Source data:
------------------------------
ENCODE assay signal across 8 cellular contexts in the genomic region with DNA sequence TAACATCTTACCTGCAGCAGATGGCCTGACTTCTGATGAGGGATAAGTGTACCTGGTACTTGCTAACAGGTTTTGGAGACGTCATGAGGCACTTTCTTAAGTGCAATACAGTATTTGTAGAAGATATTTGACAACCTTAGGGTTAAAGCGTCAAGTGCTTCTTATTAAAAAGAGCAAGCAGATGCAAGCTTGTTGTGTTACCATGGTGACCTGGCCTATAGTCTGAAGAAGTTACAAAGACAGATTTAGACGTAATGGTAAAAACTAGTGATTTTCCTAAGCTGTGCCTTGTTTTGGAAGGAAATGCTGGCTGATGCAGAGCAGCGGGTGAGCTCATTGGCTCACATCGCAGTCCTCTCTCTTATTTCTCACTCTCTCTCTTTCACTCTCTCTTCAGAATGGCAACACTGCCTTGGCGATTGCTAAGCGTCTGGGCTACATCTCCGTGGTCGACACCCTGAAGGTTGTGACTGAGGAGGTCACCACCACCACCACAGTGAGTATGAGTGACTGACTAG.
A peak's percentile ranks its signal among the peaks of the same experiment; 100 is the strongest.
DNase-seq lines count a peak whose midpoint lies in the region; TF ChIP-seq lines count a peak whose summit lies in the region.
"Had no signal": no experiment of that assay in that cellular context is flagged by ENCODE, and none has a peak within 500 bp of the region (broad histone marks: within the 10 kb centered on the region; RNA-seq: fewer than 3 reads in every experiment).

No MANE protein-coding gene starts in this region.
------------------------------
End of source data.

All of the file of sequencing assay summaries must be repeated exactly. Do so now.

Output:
ENCODE assay signal across 8 cellular contexts in the genomic region with DNA sequence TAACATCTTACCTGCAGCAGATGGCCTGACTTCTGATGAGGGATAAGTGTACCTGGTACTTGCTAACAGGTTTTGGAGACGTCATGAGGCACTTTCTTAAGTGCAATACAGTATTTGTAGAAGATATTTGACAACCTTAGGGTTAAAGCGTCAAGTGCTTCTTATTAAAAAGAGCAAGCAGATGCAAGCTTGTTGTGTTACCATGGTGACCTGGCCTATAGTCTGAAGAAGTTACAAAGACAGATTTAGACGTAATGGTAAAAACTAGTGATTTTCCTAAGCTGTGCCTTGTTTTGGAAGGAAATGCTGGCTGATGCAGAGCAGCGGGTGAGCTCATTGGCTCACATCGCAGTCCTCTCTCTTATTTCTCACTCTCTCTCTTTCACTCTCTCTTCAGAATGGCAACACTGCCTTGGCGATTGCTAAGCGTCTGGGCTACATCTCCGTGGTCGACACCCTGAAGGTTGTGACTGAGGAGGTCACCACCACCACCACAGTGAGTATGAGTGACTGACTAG.
A peak's percentile ranks its signal among the peaks of the same experiment; 100 is the strongest.
DNase-seq lines count a peak whose midpoint lies in the region; TF ChIP-seq lines count a peak whose summit lies in the region.
"Had no signal": no experiment of that assay in that cellular context is flagged by ENCODE, and none has a peak within 500 bp of the region (broad histone marks: within the 10 kb centered on the region; RNA-seq: fewer than 3 reads in every experiment).

No MANE protein-coding gene starts in this region.